Big Blue rebrands its server lineup for e-biz
By Zatni Arbi
JAKARTA (JP): I still remember my early years in writing IT articles for The Jakarta Post. I had no clear idea what a server was, let alone a midrange server, an AS/400, an RS/6000, a Digital Alpha, a Tandem or a Stratus. All I knew was a PC with a 386, 486 or the Pentium processor. So, when I was first invited by IBM to the launch of their new AS/400 machines, I thought I was on a different planet.
Looking back, it might have been because of the fact that servers did not play such a crucial role as they do now. And that was also because the amount of data was not as staggering it is today.
The Internet was just beginning to become available to the public then. Another reason must have been that, at that time, an Intel processor did not really have the power to run a server and PC technology was still too wobbly to provide the functionalities of a server. Some Intel-based PCs were beginning to be used as file servers, others as print servers, but Intel-based application servers were not widely known then.
Over the years, we saw more and more dedicated uses of servers. As e-commerce and e-business began to pick up momentum in 1997, demands for machines that could run nonstop suddenly exploded.
Since then, data that applications such as Customer Relationship Management, Web hosting as well as audio and video streaming are creating has also grown exponentially. Server machines are needed, because they can continue to run even when one of their components -- such as the hard disk, the power supply and the network interface card (NIC) -- breaks down and has to be replaced. They are required because they can continue to work when new hard disks are being added.
Today, people talk about scalability, reliability, and, most importantly, 99.99 percent availability when they talk about servers.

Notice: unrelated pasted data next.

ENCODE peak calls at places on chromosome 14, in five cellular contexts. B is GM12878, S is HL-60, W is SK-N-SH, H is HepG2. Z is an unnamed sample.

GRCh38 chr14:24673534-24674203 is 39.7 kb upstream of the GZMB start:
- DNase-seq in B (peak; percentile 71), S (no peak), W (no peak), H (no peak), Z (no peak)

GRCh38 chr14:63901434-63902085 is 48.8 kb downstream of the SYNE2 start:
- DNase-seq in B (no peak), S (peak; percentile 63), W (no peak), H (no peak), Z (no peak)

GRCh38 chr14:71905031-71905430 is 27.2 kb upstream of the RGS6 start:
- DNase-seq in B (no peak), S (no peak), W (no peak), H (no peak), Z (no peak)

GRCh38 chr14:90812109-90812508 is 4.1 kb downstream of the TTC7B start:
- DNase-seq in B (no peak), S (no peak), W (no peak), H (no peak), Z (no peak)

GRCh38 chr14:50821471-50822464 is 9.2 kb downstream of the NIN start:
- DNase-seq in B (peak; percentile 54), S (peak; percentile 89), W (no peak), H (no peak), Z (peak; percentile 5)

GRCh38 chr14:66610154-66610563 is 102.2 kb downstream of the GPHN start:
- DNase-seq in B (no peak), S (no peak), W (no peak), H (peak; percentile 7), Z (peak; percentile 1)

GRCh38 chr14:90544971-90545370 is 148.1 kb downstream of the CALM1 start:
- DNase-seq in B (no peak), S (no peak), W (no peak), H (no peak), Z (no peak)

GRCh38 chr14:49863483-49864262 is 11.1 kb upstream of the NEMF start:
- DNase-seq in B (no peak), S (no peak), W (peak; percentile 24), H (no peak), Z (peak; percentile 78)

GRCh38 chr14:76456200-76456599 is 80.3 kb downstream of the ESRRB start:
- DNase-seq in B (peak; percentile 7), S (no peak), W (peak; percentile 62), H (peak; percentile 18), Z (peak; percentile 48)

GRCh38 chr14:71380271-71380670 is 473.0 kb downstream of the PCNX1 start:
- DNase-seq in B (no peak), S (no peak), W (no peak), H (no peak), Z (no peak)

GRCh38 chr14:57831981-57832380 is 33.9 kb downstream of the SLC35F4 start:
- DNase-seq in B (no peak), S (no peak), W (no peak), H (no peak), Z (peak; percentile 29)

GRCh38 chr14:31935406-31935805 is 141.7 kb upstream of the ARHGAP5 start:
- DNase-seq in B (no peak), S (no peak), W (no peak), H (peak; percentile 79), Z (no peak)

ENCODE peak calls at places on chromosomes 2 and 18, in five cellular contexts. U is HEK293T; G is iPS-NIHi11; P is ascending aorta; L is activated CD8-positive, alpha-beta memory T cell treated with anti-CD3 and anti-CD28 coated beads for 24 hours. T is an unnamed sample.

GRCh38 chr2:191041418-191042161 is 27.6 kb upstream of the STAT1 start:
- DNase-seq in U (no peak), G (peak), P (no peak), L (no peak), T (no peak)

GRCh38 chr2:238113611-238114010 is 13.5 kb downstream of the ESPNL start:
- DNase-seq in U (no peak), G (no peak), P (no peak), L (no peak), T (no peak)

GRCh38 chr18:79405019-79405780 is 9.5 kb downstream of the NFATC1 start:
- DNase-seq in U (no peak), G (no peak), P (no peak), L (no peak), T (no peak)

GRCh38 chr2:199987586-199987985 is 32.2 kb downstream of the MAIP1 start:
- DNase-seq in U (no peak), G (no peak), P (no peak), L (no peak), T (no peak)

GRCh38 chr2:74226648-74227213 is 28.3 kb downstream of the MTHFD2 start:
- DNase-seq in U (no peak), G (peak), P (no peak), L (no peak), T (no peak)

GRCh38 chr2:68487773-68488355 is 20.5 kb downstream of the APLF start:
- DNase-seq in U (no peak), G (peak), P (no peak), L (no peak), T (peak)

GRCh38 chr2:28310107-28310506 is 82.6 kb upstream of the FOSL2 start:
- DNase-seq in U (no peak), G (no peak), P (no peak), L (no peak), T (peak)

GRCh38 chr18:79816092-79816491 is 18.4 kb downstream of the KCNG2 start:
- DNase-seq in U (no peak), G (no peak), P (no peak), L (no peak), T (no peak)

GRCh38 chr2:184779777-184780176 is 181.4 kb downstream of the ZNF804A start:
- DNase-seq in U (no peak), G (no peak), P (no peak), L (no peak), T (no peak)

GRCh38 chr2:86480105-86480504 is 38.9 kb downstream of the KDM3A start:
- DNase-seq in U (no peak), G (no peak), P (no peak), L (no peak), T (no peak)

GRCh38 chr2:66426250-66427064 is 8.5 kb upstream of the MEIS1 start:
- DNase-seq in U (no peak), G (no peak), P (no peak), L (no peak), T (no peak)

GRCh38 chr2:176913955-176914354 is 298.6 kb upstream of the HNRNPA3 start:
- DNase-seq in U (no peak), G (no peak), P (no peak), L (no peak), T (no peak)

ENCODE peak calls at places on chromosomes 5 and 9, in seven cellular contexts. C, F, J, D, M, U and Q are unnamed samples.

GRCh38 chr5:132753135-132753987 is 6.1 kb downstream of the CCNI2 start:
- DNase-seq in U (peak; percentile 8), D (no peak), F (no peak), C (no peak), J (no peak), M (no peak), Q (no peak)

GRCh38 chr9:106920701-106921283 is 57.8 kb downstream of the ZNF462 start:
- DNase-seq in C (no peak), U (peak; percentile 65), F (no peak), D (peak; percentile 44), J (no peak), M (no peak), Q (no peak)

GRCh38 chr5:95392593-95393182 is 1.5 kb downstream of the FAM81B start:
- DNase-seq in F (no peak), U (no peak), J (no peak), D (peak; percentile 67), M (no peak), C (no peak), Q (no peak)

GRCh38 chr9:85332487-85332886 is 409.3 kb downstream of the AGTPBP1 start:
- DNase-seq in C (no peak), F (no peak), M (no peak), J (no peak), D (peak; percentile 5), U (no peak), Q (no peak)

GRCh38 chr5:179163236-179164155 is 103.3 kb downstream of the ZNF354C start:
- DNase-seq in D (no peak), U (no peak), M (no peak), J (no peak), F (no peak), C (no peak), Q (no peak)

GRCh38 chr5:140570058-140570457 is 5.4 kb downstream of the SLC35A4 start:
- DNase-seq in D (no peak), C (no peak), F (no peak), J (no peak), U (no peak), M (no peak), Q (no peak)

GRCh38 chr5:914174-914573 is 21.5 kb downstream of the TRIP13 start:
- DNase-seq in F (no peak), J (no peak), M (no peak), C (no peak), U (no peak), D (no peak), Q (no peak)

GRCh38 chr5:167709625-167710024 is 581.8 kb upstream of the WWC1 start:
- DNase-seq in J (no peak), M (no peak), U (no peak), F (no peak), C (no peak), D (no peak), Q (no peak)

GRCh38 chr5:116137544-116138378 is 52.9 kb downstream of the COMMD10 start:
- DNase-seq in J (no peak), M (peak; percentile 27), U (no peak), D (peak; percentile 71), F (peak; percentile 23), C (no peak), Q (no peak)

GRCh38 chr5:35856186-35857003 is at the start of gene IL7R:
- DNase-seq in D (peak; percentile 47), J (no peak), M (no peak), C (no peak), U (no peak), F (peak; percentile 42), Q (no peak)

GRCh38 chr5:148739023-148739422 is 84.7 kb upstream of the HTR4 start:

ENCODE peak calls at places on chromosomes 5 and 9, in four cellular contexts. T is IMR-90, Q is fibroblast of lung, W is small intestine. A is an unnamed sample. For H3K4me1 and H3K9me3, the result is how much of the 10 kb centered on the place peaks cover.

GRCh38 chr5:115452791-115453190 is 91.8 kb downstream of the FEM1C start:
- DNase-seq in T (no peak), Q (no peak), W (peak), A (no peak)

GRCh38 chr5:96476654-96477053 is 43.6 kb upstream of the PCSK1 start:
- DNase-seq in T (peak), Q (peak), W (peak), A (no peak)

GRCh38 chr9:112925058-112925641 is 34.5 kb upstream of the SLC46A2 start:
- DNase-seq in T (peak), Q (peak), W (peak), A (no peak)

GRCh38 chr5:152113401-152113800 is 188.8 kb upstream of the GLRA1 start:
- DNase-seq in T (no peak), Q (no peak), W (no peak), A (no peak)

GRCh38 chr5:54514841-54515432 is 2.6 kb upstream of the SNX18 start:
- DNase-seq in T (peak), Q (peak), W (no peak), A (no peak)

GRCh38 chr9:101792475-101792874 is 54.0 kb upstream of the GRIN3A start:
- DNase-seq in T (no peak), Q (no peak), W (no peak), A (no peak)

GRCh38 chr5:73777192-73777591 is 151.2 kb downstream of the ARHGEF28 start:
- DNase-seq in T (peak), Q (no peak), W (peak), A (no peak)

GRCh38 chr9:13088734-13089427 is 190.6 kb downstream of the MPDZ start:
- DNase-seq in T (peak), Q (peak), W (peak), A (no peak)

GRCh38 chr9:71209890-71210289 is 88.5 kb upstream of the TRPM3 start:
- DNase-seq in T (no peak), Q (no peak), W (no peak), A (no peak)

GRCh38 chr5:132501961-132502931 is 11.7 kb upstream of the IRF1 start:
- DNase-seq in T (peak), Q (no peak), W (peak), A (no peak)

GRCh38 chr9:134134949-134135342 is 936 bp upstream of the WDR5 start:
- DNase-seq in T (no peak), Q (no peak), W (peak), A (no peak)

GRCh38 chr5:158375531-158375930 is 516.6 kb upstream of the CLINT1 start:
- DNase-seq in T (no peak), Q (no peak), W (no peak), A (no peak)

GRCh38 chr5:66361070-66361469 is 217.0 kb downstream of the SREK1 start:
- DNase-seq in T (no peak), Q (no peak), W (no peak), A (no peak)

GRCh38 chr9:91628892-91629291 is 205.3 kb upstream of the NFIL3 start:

According to IDC's IT Forecaster, Oct. 24, 2000, four vendors have been dominating the server market. These are IBM, Compaq, Hewlett-Packard and Sun Microsystem. IBM has been losing a chunk of its market share, however.
While in 1997 its share was 26 percent of the worldwide server market, in 1999 it declined slightly to 23 percent. On the other hand, during the same period Compaq's share grew from 7 percent to 15 percent, HP's from 11 percent to 14 percent and Sun's from 8 percent to 13 percent.
The market share of all the smaller server vendors dropped from 48 percent in 1997 to 35 percent in 1999. I guess one has to look more closely at Compaq's share, however, because both Tandem and Digital brought in their own shares of the server market when they were acquired by this company.
Servers on the range
Not all servers are the same, of course. Basically, the industry tends to place machines with Intel processors at the lowest level. When they mention an entry-level server, it would in most likelihood mean an Intel-based server.
However, this can be very misleading. As Intel processors have become very powerful and a number of them can be used in a 4-way, 8-way or even 64-way configurations, Intel-based servers can be very powerful. The mainframe technologies that the vendors implement in these servers have also matched those found in the high-end servers. So, today, you shouldn't be surprised to learn that all the servers used by your favorite news portal are Intel- based.
But there is still markets for more powerful servers, such as the midrange AS/400 and the Compaq Alpha servers. For even more demands, IBM, for example, still offers the RS/6000. And there are still the mainframe computers that not everybody can buy.